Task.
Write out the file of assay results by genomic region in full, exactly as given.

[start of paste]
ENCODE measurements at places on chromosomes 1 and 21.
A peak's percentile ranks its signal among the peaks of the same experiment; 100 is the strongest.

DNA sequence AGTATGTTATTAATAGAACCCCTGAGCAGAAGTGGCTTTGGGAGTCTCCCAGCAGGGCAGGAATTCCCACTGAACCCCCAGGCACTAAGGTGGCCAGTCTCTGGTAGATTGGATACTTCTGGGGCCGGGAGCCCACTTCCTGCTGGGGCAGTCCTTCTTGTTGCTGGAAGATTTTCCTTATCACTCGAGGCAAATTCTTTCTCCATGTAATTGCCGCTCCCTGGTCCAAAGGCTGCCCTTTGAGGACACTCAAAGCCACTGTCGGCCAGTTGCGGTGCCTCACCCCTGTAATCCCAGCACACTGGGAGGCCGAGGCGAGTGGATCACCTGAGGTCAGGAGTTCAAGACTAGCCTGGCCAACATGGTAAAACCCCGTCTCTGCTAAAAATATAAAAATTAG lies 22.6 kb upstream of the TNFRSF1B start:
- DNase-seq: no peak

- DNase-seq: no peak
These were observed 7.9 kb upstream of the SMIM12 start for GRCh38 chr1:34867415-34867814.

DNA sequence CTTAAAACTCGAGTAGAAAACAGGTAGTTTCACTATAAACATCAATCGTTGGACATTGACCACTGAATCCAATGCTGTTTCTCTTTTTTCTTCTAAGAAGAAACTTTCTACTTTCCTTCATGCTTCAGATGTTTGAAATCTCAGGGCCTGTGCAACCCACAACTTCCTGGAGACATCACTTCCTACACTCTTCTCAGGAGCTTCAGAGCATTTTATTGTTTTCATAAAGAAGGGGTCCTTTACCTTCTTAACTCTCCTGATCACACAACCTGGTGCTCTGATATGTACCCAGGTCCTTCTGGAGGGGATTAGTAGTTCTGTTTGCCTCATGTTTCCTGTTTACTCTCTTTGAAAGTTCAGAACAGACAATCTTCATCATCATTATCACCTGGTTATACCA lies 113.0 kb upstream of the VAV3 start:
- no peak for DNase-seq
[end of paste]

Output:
ENCODE measurements at places on chromosomes 1 and 21.
A peak's percentile ranks its signal among the peaks of the same experiment; 100 is the strongest.

DNA sequence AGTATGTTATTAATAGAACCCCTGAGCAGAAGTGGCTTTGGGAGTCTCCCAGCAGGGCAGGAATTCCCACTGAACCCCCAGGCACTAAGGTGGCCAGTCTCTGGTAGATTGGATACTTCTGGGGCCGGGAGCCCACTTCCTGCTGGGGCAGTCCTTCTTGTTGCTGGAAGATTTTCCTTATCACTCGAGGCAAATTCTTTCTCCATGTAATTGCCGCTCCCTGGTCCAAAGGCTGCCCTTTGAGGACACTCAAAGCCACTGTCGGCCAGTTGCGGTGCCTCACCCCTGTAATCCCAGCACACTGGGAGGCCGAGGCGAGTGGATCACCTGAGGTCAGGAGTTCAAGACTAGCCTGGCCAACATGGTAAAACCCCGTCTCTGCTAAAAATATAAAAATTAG lies 22.6 kb upstream of the TNFRSF1B start:
- DNase-seq: no peak

- DNase-seq: no peak
These were observed 7.9 kb upstream of the SMIM12 start for GRCh38 chr1:34867415-34867814.

DNA sequence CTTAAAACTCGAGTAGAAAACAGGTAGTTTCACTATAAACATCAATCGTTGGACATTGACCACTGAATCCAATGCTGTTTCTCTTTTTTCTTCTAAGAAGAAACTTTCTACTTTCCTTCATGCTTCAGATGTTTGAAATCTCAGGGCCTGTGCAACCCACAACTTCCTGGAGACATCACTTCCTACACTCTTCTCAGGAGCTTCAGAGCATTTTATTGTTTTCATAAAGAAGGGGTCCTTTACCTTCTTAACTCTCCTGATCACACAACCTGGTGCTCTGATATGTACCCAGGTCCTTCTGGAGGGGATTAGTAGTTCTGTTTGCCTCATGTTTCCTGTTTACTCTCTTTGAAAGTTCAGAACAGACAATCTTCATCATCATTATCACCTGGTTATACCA lies 113.0 kb upstream of the VAV3 start:
- no peak for DNase-seq